2
If external RFSx/TFSx setup to RSCLKx/TSCLKx > tSCLKE/2 then tDDTTE/I and tDTENE/I apply, otherwise tDDTLFSE and tDTENLFS apply.
DATA RECEIVE—INTERNAL CLOCK
DATA RECEIVE—EXTERNAL CLOCK
DRIVE
EDGE
SAMPLE
EDGE
DRIVE
EDGE
SAMPLE
EDGE
tSCLKIW
tSCLKEW
RSCLKx
RSCLKx
tDFSI
tDFSE
tHOFSI
tSFSI
tHFSI
RFSx
tHOFSE
tSFSE
tHFSE
tSDRE
tHDRE
RFSx
tSDRI
tHDRI
DRx
DRx
NOTE: EITHER THE RISING EDGE OR FALLING EDGE OF RSCLKx OR TSCLKx CAN BE USED AS THE ACTIVE SAMPLING EDGE.
DATA TRANSMIT—INTERNAL CLOCK
DRIVE
EDGE
DATA TRANSMIT—EXTERNAL CLOCK
DRIVE
EDGE
SAMPLE
EDGE
tSCLKIW
SAMPLE
EDGE
tSCLKEW
TSCLKx
TSCLKx
tDFSI
tHOFSI
tDFSE
tSFSI
tHFSI
TFSx
tHOFSE
tSFSE
TFSx
tDDTI
tDDTE
tHDTI
tHDTE
DTx
DTx
NOTE: EITHER THE RISING EDGE OR FALLING EDGE OF RSCLKx OR TSCLKx CAN BE USED AS THE ACTIVE SAMPLING EDGE.
Figure 18. Serial Ports
Rev. PrE |
Page 38 of 62 |
March 2009
tHFSE
ADSP-BF512/BF514/BF516/BF518(F)
Preliminary Technical Data
EXTERNAL RFSx WITH MCE = 1, MFD = 0
DRIVE
RSCLKx
SAMPLE
DRIVE
tSFSE/I
tHOFSE/I
RFSx
tDDTTE/I
tDTENE/I
tDTENLFS
1ST BIT
DTx
2ND BIT
tDDTLFSE
LATE EXTERNAL TFSx
DRIVE
TSCLKx
SAMPLE
DRIVE
tHOFSE/I
tSFSE/I
TFSx
tDDTTE/I
tDTENE/I
tDTENLFS
DTx
1ST BIT
2ND BIT
tDDTLFSE
Figure 19. External Late Frame Sync
Rev. PrE |
Page 39 of 62 |
March 2009
ADSP-BF512/BF514/BF516/BF518(F)
Preliminary Technical Data
Serial Peripheral Interface (SPI) Port—Master Timing
Table 31 and Figure 20 describe SPI port master operations.
Table 31. Serial Peripheral Interface (SPI) Port—Master Timing
Parameter
Min
Max
Unit
Timing Requirements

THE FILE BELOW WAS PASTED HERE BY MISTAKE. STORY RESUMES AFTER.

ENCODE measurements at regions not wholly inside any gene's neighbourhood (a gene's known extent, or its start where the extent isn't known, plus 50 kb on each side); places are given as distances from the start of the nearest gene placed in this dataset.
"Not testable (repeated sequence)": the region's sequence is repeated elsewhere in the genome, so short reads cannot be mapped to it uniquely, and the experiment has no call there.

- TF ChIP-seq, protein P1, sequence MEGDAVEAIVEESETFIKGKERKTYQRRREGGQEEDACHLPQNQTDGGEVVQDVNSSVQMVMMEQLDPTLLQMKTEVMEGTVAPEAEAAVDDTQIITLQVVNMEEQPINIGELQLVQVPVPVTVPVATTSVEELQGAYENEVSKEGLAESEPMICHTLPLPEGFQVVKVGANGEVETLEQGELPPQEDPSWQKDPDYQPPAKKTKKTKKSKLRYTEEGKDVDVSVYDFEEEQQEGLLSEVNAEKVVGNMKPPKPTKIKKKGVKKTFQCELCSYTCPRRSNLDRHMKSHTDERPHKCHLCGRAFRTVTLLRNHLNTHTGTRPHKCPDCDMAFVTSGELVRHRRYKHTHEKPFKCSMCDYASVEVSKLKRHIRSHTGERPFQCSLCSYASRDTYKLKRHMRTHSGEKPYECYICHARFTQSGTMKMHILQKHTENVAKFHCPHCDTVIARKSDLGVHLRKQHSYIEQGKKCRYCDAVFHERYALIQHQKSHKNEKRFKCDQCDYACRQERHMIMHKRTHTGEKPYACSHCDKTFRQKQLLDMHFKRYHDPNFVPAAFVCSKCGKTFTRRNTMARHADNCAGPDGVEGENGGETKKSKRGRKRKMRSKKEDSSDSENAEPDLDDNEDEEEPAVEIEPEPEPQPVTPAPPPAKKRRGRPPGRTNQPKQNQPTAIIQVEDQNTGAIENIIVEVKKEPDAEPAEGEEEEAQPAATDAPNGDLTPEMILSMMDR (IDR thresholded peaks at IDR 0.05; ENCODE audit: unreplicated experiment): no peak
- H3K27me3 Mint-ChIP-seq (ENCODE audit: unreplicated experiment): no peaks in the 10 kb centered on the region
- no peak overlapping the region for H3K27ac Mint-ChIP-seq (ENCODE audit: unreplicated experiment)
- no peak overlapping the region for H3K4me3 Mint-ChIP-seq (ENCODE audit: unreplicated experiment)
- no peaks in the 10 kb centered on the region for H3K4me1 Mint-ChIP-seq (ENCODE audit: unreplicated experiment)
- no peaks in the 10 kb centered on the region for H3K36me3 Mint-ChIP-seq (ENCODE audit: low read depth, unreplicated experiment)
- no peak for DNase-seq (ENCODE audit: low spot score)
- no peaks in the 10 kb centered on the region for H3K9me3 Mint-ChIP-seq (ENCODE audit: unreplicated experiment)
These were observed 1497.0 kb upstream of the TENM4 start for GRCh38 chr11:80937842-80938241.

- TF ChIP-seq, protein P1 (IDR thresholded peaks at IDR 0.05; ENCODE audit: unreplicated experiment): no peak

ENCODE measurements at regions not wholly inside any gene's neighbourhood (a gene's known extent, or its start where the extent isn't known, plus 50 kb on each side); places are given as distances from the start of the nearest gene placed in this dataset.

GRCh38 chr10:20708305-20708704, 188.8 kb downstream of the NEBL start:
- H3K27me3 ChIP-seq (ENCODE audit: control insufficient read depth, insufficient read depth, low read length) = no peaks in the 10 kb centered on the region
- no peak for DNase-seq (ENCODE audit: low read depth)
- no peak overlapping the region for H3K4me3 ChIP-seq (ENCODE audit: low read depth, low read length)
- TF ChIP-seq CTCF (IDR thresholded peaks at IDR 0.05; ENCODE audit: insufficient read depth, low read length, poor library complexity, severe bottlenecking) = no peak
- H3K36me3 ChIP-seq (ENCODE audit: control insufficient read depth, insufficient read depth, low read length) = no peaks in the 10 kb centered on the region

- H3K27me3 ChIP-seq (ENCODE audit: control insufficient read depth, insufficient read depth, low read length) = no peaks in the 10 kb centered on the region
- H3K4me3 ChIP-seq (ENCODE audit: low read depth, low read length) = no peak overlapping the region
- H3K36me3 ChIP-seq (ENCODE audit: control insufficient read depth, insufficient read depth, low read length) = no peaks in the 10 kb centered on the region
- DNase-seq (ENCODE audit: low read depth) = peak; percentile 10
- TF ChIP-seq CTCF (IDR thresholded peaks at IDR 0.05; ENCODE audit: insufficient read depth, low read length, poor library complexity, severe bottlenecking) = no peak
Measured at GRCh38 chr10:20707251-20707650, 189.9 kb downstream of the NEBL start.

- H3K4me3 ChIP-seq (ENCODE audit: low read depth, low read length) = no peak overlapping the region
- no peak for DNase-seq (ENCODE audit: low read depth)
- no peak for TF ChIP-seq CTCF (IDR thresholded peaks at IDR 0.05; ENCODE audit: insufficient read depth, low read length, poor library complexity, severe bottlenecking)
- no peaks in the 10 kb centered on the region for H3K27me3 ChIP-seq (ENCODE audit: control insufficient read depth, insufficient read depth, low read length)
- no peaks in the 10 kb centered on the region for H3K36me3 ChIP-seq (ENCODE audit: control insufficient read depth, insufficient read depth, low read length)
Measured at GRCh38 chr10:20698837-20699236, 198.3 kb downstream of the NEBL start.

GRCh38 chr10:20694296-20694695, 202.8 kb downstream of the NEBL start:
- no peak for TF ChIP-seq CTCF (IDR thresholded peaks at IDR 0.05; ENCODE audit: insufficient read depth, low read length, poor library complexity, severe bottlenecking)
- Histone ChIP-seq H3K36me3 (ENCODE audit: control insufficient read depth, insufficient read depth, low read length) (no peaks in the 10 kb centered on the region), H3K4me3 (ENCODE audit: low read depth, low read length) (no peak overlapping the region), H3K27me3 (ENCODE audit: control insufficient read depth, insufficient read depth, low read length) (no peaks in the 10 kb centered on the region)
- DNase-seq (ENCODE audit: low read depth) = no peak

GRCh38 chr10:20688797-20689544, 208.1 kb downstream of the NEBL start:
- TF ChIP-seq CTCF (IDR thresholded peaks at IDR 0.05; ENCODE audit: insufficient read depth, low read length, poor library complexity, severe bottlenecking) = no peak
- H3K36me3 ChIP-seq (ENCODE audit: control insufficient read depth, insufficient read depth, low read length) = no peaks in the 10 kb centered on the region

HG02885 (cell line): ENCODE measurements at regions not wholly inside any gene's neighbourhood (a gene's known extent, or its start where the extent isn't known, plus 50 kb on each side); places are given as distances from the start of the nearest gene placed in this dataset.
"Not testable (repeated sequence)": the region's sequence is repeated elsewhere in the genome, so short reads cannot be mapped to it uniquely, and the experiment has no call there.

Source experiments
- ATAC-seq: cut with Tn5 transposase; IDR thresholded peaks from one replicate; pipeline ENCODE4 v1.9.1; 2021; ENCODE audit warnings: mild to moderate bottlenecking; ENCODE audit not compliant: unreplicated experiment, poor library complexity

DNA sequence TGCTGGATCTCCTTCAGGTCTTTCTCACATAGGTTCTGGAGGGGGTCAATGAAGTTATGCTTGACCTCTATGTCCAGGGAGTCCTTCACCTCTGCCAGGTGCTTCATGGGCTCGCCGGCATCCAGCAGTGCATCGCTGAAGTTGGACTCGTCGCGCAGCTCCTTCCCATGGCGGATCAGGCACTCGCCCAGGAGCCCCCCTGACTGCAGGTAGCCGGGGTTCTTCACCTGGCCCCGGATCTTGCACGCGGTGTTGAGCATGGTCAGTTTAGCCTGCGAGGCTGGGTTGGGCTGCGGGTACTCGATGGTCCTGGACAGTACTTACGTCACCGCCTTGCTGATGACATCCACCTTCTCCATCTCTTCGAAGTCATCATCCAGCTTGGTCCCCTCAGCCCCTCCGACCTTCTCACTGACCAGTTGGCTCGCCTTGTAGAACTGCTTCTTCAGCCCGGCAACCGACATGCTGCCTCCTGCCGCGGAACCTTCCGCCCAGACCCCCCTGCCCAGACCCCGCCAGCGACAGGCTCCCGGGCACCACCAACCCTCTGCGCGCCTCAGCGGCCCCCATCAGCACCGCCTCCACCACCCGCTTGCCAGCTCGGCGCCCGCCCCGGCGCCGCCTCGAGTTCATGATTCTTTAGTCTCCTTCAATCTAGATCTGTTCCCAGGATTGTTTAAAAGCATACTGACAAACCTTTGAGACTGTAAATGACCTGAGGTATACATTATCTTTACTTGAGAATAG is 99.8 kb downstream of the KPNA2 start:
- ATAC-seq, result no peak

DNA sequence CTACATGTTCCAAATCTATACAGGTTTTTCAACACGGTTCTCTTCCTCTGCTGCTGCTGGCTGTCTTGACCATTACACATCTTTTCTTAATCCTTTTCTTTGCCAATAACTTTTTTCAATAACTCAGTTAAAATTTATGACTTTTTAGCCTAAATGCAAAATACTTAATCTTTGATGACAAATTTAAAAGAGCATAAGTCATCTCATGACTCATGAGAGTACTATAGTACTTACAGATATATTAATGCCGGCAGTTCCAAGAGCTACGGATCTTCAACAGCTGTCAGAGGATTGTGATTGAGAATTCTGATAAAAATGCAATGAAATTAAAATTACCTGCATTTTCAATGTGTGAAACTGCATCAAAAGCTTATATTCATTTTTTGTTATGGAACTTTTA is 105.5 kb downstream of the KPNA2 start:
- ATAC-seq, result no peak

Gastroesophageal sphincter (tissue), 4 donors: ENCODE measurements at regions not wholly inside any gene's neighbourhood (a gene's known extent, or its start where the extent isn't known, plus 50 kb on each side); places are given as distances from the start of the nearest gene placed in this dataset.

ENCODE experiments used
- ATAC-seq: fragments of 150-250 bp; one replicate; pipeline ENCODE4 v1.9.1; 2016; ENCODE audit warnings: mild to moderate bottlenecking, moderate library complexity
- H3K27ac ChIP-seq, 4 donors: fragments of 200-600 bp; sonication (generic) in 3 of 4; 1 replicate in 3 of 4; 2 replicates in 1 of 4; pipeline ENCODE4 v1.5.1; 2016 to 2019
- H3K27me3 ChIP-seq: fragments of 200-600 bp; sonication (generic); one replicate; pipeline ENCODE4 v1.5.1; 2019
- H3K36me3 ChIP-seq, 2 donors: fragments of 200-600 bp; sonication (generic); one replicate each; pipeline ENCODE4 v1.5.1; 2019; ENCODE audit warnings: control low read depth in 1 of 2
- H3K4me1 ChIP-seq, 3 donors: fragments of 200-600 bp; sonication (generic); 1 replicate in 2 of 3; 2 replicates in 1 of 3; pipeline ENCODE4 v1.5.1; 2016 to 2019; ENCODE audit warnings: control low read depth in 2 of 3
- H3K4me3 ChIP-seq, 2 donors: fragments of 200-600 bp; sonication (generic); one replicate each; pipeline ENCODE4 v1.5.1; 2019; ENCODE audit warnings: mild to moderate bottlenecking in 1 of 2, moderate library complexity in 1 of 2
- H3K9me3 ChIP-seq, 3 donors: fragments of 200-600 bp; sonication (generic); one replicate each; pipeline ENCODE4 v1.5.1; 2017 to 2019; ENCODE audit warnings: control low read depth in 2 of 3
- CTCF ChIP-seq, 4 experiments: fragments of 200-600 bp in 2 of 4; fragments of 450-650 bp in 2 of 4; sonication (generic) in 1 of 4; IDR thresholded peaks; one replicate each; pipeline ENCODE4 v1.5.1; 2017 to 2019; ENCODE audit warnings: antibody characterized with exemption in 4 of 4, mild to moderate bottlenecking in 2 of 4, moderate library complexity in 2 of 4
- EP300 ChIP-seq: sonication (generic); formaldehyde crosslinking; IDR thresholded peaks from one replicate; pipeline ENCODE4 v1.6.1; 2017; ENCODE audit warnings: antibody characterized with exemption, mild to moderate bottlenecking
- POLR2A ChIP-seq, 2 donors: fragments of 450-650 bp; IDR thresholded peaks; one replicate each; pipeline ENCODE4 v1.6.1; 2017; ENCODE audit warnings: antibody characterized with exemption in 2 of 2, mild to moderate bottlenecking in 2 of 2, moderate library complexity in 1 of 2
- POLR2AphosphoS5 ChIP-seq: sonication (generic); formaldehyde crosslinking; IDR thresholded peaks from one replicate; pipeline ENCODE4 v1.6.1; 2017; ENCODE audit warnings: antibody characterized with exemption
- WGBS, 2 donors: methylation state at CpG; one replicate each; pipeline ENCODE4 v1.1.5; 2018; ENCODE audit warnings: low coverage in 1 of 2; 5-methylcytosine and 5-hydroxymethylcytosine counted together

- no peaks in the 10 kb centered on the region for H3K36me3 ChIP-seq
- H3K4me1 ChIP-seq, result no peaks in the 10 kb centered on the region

tSSPIDM
Data Input Valid to SCK Edge (Data Input Setup)
11.6
ns
tHSPIDM
SCK Sampling Edge to Data Input Invalid
–1.5
ns
Switching Characteristics
tSDSCIM
SPISELx low to First SCK Edge
2 × tSCLK –1.5
ns
tSPICHM
Serial Clock High Period
2 × tSCLK –1.5
ns
tSPICLM
Serial Clock Low Period
2 × tSCLK –1.5
ns
tSPICLK
Serial Clock Period
4 × tSCLK
ns
tHDSM
Last SCK Edge to SPISELx High
2 × tSCLK –1.5
ns
tSPITDM
Sequential Transfer Delay
2 × tSCLK
ns
tDDSPIDM
SCK Edge to Data Out Valid (Data Out Delay)
0
6
ns
tHDSPIDM
SCK Edge to Data Out Invalid (Data Out Hold)
–1.0
4.0
ns
SPIxSELy
(OUTPUT)
tSDSCIM
tSPICHM
tSPICLM
tSPICLM
tSPICHM
tSPICLK
tHDSM
SCKx
(CPOL = 0)
(OUTPUT)
SCKx
(CPOL = 1)
(OUTPUT)
tHDSPIDM
MOSIx
(OUTPUT)
tDDSPIDM
MSB
LSB
CPHA=1
LSB
VALID
MSB
VALID
MISOx
(INPUT)
tHDSPIDM
MOSIx
(OUTPUT)
CPHA=0
MISOx
(INPUT)
tHSPIDM
tSSPIDM
tDDSPIDM
MSB
LSB
tHSPIDM
tSSPIDM
LSB
VALID
MSB
VALID
Figure 20. Serial Peripheral Interface (SPI) Port—Master Timing
Rev. PrE |
Page 40 of 62 |
March 2009
tSPITDM
ADSP-BF512/BF514/BF516/BF518(F)
Preliminary Technical Data
Serial Peripheral Interface (SPI) Port—Slave Timing
Table 32 and Figure 21 describe SPI port slave operations.
Table 32. Serial Peripheral Interface (SPI) Port—Slave Timing
Parameter
Min
Max
Unit
Timing Requirements
tSPICHS
Serial Clock High Period
2 × tSCLK –1.5
ns
tSPICLS
Serial Clock Low Period
2 × tSCLK –1.5
ns
tSPICLK
Serial Clock Period
4 × tSCLK –1.5
ns
tHDS
Last SCK Edge to SPISS Not Asserted
2 × tSCLK –1.5
ns
tSPITDS
Sequential Transfer Delay
2 × tSCLK –1.5
ns
tSDSCI
SPISS Assertion to First SCK Edge
2 × tSCLK
ns
tSSPID
Data Input Valid to SCK Edge (Data Input Setup)
1.6
ns
tHSPID
SCK Sampling Edge to Data Input Invalid
1.6
ns
Switching Characteristics